Maltese is the first language of many of the locals here, but English is also an official language here, as Malta was ruled by the British until 1964.
So although English is the language used in workplace and educational settings, you still here people chat away in Maltese all the time.
Thankfully, there is a stellar crew of other students in the same boat as you so you're not alone. You’re moving abroad, away from your friends and family and often have to adapt to different languages and cultures.
But there is always a bright side: going on Erasmus in Malta has definitely made me open my eyes to the world- and as the Maltese proverb says, the world teaches you more than any teacher.
It was a completely new thing."They wanted support from doctors and things like that, and we did that."But the school's hands were tied.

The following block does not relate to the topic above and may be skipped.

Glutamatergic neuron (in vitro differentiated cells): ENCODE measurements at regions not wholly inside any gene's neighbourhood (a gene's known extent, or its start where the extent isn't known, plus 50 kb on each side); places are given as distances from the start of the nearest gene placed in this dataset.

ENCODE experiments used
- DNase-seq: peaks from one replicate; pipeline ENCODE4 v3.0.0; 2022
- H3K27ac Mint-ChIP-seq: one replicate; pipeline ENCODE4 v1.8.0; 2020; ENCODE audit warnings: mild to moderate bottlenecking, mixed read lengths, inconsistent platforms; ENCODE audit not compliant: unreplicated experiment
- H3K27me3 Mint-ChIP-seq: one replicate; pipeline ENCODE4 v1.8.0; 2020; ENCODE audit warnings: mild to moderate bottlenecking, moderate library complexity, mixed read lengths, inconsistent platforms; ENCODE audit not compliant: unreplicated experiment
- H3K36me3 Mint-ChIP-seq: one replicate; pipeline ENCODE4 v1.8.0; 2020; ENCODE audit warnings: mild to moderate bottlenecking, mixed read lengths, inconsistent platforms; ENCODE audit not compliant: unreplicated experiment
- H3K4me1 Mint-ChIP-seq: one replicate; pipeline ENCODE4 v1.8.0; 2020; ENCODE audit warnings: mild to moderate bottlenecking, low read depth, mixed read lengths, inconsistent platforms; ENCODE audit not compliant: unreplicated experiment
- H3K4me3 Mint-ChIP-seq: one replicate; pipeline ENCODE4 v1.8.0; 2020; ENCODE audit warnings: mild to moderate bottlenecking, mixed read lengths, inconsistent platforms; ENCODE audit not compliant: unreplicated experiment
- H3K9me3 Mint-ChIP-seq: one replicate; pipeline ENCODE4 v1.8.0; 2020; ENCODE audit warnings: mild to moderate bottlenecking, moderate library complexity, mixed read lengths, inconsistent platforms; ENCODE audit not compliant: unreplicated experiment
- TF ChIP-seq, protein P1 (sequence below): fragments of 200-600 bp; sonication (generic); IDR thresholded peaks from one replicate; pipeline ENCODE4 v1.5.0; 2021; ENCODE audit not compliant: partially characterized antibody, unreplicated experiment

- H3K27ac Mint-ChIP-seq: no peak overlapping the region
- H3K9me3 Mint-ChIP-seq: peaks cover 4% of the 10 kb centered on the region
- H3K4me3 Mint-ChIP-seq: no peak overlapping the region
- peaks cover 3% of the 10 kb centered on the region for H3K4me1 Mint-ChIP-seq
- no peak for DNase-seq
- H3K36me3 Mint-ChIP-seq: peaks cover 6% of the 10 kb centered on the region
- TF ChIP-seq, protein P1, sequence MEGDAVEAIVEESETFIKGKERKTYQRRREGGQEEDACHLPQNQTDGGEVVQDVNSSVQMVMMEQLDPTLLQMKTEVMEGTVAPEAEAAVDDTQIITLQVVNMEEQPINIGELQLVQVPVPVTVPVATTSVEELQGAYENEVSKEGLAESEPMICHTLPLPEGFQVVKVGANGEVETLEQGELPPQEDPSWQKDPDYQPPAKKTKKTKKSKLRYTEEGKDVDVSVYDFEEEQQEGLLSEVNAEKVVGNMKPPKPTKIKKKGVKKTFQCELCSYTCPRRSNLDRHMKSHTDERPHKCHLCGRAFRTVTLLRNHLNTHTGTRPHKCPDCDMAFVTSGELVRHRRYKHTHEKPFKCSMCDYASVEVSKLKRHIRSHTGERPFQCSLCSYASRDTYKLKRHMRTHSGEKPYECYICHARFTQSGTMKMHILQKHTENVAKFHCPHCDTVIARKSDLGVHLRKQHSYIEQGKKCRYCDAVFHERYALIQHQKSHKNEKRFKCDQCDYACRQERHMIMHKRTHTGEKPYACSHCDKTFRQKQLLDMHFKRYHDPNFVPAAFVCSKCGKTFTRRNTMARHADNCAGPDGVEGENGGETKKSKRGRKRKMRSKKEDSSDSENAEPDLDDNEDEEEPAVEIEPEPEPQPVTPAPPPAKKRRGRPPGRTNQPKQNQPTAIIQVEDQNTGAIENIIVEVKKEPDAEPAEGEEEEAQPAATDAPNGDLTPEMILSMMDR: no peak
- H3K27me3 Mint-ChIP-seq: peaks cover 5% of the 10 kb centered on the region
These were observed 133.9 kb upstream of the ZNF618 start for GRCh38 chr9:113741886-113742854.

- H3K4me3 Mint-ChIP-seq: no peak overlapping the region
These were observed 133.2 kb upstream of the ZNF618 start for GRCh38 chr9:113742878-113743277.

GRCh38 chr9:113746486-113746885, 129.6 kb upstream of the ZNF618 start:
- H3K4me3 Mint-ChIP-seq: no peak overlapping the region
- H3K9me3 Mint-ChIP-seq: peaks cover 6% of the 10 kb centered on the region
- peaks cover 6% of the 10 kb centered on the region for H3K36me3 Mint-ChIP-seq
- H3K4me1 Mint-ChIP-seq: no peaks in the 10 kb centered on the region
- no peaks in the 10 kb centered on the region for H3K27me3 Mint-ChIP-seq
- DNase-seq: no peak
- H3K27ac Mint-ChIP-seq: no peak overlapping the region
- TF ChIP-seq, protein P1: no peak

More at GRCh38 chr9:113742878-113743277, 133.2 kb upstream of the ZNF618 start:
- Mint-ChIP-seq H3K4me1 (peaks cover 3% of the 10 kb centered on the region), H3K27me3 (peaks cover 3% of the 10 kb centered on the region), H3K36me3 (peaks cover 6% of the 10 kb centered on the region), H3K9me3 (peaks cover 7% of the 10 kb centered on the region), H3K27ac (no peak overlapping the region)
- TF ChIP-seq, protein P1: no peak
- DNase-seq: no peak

They needed government policy to change and so the Naylor family started campaigning."We met with ministers in the end and actually the minister that was in charge of putting through this new legislation granted [Willa] permission to go to school as a girl," Mrs Naylor said."There has been children in this country that get to be themselves on the weekend and then put on the uniform of the other gender on Monday morning."That's awful.
It’s extremely refreshing to hear the Maltese people speak their own language and have such pride in using it.
There's also plenty of Irish bars as well if you’re just feeling like having a nice pint.I’ll be honest; the reasons I chose Malta were pretty shallow ones. But as I explored the island, I realised there is so much more to it than that.There’s ancient ruins, a proud history of fighting during World War II, their own unique culture, language and specialities.Although there are ten people to one oven at dinner time which can be hectic at times!There is a pool at the accommodation but no-one uses it yet because it's too cold.